Articles – Contrabass Conversations & Double Bass Blog Series – Perspectives on Early Bass Performance – Early Music Interview Series Part III – David Miller

This article was originally published on the Double Bass Blog on October 18th, 2007. For other installments in the Early Bass Performance – Early Music Interview Series, as well as many great resources for the amateur, student and professional double bassist, please visit the Double Bass Blog and the Contrabass Conversations Podcast.


David Miller with the Jefferson Baroque Orchestra

Continuing Contrabass Conversations and the Double Bass Blog’s series on early bass performers, highlighting the many different perspectives on early bass/ violone performance.

Our next guest is David Miller who performs with the Jefferson Baroque Orchestra. We hope that you will enjoy these interviews and glean a good deal of information from our esteemed guests. We hope that you will enjoy these interviews and glean a good deal of information from our esteemed guests.

About David Miller:

Among many modern orchestras, bassist David Miller is a member of the Jefferson Baroque Orchestra. Directed by musicians who are among the most respected Early Music performers and teachers, the Jefferson Baroque Orchestra presents music of the 17th & 18th centuries as it was presented then: as something fresh and new. Searching for the sounds and performing styles of the period the Jefferson Baroque Orchestra uses instruments, techniques and singing styles as close as possible to those that Baroque composers and performers would have known; the orchestra plays from editions free from 19th century accretions, or from facsimiles of original prints or manuscripts; the Jefferson Baroque Orchestra chooses performing venues for intimacy and acoustic clarity; and we try to play and sing in such a way that the music seems as new as when the ink was still wet.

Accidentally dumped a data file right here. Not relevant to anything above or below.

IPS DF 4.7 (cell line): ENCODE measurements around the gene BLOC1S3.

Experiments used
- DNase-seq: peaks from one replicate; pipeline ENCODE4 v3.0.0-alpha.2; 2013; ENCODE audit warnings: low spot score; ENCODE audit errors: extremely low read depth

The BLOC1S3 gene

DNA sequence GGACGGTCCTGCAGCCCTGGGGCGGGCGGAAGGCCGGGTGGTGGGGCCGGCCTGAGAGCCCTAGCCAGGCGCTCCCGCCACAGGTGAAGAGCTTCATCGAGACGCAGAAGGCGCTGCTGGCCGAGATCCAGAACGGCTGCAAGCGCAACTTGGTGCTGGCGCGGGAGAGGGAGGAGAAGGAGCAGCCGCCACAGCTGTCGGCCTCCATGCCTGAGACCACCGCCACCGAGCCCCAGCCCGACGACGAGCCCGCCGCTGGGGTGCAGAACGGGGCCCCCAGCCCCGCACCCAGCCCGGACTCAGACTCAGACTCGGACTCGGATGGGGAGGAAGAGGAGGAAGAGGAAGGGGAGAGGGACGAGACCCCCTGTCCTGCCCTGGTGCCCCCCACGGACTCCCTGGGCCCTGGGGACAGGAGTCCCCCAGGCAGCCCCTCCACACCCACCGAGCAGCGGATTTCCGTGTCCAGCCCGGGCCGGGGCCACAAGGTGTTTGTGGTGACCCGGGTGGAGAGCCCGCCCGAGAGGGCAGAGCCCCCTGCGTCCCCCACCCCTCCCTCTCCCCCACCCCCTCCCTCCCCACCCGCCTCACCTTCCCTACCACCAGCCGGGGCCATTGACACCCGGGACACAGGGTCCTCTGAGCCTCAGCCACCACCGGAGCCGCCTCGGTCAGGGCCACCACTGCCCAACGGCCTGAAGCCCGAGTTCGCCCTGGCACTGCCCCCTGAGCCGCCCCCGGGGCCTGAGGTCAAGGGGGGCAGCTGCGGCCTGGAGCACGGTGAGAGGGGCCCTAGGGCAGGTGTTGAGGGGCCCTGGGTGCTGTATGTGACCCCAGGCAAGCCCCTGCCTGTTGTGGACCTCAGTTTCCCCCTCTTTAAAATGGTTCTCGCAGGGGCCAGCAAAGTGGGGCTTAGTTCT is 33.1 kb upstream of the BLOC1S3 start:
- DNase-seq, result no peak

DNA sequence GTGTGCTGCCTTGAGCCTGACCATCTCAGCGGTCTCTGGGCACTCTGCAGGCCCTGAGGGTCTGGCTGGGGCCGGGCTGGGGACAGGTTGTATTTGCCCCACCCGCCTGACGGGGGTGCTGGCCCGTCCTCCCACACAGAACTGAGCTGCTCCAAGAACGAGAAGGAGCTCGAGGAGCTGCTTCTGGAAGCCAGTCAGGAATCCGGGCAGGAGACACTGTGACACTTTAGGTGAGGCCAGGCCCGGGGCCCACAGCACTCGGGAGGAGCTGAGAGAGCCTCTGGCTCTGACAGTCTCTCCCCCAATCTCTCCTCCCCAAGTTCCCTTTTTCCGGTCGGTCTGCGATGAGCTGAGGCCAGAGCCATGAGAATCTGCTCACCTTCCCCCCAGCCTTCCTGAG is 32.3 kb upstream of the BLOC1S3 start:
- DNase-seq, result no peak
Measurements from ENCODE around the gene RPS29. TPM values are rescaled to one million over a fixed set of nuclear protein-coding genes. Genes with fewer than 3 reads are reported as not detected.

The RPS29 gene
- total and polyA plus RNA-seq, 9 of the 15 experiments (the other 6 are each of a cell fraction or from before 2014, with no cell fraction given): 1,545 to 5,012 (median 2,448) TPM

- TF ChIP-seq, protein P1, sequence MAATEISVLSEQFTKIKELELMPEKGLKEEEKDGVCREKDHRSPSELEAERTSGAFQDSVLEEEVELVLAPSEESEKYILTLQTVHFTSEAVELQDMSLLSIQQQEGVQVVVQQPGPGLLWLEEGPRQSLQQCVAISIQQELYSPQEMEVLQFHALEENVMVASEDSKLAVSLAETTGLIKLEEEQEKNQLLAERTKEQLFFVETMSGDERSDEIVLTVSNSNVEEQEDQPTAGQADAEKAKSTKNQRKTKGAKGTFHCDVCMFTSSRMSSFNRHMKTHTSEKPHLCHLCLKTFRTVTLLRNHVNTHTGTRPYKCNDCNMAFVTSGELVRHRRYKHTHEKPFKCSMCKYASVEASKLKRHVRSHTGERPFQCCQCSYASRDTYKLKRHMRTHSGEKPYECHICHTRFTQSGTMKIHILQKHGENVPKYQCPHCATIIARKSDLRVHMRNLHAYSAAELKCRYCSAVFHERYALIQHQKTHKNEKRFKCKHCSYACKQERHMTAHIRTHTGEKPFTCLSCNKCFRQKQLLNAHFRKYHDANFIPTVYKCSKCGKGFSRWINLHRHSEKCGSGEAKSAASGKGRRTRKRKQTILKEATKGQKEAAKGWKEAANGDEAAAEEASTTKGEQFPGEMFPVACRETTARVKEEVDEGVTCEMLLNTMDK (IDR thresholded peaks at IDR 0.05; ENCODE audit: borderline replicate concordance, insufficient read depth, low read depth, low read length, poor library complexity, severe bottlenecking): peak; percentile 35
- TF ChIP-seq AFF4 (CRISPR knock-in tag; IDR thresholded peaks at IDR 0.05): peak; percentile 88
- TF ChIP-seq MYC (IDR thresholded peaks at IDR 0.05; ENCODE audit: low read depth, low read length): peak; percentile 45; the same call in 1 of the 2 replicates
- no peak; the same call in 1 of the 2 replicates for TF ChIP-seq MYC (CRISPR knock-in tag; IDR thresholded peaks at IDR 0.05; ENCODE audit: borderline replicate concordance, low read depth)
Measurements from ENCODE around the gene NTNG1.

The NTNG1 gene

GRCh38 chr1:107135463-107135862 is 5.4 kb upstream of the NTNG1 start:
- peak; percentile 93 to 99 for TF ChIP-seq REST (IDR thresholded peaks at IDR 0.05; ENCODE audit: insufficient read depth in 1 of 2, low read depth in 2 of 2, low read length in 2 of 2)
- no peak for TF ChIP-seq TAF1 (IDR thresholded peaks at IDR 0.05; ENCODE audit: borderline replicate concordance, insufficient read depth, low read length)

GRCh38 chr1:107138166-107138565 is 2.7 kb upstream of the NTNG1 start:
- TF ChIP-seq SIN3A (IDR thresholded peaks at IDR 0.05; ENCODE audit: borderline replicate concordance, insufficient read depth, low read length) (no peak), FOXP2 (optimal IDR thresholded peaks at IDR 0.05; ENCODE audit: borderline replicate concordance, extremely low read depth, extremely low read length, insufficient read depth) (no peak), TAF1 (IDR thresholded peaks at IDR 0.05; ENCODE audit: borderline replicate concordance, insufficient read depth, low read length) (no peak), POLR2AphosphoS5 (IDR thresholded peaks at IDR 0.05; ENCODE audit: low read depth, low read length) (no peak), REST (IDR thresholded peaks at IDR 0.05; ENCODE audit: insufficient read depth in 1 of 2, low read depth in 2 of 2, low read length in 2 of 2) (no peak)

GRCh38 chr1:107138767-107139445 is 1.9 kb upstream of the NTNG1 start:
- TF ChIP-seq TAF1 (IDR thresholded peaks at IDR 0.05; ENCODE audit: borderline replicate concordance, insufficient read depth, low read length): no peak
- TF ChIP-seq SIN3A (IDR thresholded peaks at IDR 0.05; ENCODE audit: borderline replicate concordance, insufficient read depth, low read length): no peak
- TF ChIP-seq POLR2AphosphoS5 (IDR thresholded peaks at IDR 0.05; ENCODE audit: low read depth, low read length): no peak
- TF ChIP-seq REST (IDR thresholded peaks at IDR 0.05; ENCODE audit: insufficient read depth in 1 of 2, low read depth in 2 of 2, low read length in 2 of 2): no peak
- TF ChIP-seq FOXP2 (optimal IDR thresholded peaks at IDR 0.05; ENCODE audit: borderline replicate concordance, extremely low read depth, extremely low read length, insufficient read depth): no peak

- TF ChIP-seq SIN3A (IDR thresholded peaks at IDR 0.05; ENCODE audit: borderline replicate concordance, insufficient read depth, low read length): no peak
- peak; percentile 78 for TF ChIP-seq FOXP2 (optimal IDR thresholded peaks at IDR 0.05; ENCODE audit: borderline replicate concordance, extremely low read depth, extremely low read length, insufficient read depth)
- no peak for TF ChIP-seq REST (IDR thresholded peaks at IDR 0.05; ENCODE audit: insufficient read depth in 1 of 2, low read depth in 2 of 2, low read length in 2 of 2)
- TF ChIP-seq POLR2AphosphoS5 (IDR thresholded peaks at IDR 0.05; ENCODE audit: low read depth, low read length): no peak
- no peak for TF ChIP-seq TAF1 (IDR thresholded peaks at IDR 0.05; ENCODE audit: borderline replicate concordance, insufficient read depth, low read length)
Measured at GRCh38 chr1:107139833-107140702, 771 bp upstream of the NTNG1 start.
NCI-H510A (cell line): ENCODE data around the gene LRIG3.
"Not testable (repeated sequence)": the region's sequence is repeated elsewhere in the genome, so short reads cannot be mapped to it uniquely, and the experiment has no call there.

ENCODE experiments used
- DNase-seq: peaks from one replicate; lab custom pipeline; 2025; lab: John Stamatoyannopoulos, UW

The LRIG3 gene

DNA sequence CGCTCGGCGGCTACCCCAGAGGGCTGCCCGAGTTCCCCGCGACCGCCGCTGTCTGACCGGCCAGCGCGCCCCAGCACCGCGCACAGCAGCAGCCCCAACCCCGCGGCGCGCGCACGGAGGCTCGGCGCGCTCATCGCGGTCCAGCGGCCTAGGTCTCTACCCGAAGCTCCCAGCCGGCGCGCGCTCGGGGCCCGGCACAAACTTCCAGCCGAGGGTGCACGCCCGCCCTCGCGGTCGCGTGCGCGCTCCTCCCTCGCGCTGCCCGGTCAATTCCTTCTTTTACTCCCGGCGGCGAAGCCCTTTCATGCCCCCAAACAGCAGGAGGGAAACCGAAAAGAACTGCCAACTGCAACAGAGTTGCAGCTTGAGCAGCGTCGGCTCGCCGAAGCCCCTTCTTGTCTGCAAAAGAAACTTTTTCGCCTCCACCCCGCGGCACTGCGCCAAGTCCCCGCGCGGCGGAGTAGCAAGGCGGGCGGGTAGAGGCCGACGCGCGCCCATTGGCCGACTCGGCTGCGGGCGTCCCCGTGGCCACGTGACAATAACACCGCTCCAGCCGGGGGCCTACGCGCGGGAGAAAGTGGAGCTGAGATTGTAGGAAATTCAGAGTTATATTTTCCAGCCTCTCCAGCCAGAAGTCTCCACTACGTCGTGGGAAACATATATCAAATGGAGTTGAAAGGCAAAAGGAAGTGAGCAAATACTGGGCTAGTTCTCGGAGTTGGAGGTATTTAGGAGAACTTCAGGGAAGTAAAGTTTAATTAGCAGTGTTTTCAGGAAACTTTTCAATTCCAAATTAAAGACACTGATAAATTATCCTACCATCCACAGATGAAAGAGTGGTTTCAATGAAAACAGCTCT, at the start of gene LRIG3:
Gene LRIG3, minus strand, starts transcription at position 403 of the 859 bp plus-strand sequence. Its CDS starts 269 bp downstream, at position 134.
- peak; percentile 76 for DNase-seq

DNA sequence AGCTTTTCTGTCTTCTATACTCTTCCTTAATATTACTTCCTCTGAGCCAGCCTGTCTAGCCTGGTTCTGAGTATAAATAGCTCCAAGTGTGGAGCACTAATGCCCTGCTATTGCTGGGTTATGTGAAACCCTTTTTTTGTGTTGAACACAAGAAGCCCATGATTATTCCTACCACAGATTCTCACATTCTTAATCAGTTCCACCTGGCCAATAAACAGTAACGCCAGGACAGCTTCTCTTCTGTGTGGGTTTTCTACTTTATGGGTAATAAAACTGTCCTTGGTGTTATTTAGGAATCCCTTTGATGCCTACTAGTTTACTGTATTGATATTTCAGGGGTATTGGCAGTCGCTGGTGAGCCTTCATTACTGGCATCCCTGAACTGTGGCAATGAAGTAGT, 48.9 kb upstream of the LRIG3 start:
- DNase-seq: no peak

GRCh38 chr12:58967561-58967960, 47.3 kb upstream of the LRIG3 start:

The for more information on David Miller & the Jefferson Baroque Orchestra, please visit http://www.jeffersonbaroque.org/.

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When and how did you become interested in early music, and how has it shaped your life musically?

At U of Iowa I began (1972) as a Music Theory Major before I transferred to a Double Bass degree (1976). I studied older music styles, but never played in the college Baroque group, focusing on orchestra, Jazz band, and the center for New Music. Like many jazz bassists, I liked the common threads between Jazz and Baroque music: the bass as the foundation of the continuo, and the improvisational “feel” of the music and its expression.

Upon moving to Oregon (1993), I was recruited to play in the Jefferson Baroque Orchestra. At first it was a change from the usual orchestra playing. Later, after playing with the ensemble for a time, rehearsing with able performers, and obtaining a “Baroque” bass, it became a new source of musical ideas that influences my teaching and performance in other music groups.

What instrument did you start on?

I began on a standard orchestra bass. I then inherited a German bass of unknown origin, probably 19th century, from my brother in the mid 90′s. Steve Bacon, a local instrument repair person with some experience in old instruments and performance practices, set it up for playing in the Baroque style.